Workday Inc. shares fluctuated in the extended session Monday after the human-resources cloud-software company said it was still on track for growth targets, despite a setback, offering a conservative guidance in a tough cloud-software market.
Workday WDAY, +0.98% shares swung between gains and losses of as much as 3% in after-hours trading following the release of the report, after a 1% rise in the regular session to close at $184.93.
As the company faces a sketchy spending environment, it promised to return to 20%-plus subscription growth. It also said it was still on target for growing operating margins to 25% for an opportunity of “well beyond $10 billion,” as the company said back on its analyst day in September.
While margins for the fourth quarter rose to 18.5% from 17.2% in the year-ago period, they fell to 19.5% for the year, down from 22.4% in the previous year.
Workday also said it expected subscription revenue of $6.53 billion to $6.58 billion, for 17% to 18% growth, for the year, a noticeable drop from the 22.5% annual growth it had just reported, because of uncertainty about the near-term spending environment. Analysts surveyed by FactSet had forecast subscription revenue of $6.58 billion for the year.
Carl Eschenbach, co-chief executive, told analysts on a conference call that Workday planned on returning to 20%-plus subscription growth “when the environment improves.”
In its forecast for adjusted operating margins of 23%, Workday noted it included a 150-basis-point tailwind from “a change in our useful life policy for servers and network equipment.”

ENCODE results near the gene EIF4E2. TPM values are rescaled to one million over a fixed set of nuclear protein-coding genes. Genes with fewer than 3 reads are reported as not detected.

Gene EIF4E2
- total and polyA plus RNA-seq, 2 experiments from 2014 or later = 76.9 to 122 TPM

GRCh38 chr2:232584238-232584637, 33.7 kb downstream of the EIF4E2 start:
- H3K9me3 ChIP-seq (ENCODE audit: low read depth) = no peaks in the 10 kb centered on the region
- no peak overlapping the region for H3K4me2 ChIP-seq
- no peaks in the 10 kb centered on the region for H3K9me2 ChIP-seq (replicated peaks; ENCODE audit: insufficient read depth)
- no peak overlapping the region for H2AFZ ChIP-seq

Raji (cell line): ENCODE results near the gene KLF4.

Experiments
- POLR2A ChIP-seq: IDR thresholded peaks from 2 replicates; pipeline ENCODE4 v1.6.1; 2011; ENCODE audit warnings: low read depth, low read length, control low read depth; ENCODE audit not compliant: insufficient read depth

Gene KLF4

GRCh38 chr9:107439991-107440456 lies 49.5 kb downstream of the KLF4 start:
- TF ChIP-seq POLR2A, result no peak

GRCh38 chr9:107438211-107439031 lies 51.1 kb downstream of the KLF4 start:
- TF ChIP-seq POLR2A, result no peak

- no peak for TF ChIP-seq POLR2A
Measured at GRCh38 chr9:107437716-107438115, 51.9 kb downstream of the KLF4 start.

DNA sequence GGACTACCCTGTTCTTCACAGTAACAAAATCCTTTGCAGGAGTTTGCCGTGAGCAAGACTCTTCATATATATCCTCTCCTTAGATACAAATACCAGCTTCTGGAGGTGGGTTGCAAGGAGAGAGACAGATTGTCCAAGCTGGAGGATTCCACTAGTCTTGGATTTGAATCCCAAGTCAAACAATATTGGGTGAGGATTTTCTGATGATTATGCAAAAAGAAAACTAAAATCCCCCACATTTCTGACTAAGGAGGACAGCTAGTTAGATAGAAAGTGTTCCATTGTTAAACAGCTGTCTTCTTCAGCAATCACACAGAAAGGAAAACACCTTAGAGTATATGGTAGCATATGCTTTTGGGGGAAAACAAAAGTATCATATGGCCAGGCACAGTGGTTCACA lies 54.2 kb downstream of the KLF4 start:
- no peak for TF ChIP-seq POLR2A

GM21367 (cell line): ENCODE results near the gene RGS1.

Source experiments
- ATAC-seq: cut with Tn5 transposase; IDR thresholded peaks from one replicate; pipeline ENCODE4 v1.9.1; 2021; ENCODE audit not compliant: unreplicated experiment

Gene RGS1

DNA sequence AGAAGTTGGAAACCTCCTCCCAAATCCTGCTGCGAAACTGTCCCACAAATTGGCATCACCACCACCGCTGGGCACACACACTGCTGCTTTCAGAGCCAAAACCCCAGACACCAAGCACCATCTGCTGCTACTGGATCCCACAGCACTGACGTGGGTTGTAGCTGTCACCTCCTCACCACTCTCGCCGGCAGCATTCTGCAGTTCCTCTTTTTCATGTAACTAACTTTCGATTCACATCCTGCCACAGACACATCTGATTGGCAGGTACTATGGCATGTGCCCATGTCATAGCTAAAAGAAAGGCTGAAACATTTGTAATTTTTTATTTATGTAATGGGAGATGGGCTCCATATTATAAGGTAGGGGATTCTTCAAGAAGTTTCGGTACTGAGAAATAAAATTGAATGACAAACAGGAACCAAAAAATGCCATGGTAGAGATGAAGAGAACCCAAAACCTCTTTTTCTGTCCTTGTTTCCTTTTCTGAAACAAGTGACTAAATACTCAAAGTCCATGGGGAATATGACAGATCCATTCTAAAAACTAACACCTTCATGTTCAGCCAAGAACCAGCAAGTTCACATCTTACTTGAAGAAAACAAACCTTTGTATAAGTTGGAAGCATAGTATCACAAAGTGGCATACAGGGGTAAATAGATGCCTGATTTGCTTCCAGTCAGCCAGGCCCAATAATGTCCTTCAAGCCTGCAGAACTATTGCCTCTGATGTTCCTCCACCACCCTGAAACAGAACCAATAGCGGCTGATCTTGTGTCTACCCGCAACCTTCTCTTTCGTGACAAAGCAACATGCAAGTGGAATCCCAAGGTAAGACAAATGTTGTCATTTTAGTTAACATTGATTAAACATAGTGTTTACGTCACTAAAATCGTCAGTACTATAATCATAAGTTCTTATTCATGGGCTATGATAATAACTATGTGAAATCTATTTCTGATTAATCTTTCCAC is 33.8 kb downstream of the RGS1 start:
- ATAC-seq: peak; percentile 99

Barbara Larson, Workday’s chief financial officer, told analysts on the call the company was extending useful life for equipment to five years from three. Workday makes applications that help companies automate human-resources and business tasks like payroll and expenses, while tracking employee data.
That’s similar to a move back in January from Intel Corp. INTC, -0.95%, which said it was extending the useful life of its equipment to eight years from a previous five years to help improve margins.
Read: Cloud software is a ‘fight for a knife in the mud,’ and Wall Street is souring on the one sector that was winning
Meanwhile, Aneel Bhusri, Workday’s chairman and co-chief executive, told analysts the company was going to “double down” on AI and machine learning by expanding its investment in growth areas such as generative AI by $250 million.
The company also addressed its AI posture in appointing Sayan Chakraborty as co-president to focus on “areas including artificial intelligence and machine learning.”
Sayan, who sits on the National Artificial Intelligence Advisory Committee, will continue heading Workday’s Product and Technology organization.
Also, Robynne Sisco will step down as co-president and become vice chair, to coordinate between the global sales team and the office of the CFO, the company said.
The Pleasanton, Calif.-based company reported a fourth-quarter loss of $125.7 million, or 49 cents a share, compared with a loss of $73.3 million, or 29 cents a share, in the year-ago period. Adjusted earnings, which exclude stock-based compensation expenses and other items, were 99 cents a share, compared with 78 cents a share in the year-ago period.
Revenue rose to $1.65 billion from $1.38 billion in the year-ago quarter, while subscription revenue rose 21.7% to $1.5 billion from a year ago. Analysts had forecast adjusted earnings of 89 cents a share on revenue of $1.63 billion and subscription revenue of $1.49 billion.
Read: Workday gets downgraded to hold as analyst expects cycle to favor lagging software names
Workday shares are down 18% over the past 12 months, while the S&P 500 SPX, +0.31% has declined 9%, and the tech-heavy Nasdaq Composite COMP, +0.63% has dropped 16%.
Over the past year, the iShares Expanded Tech-Software Sector ETF IGV, +0.10% has fallen 18%, the Global X Cloud Computing ETF CLOU, +0.12% has dropped 17%, the First Trust Cloud Computing ETF SKYY, +0.13% has dropped 27%, and the WisdomTree Cloud Computing Fund WCLD, +0.07% has plummeted 31%.
This article was originally published by Marketwatch.com. Read the original article here.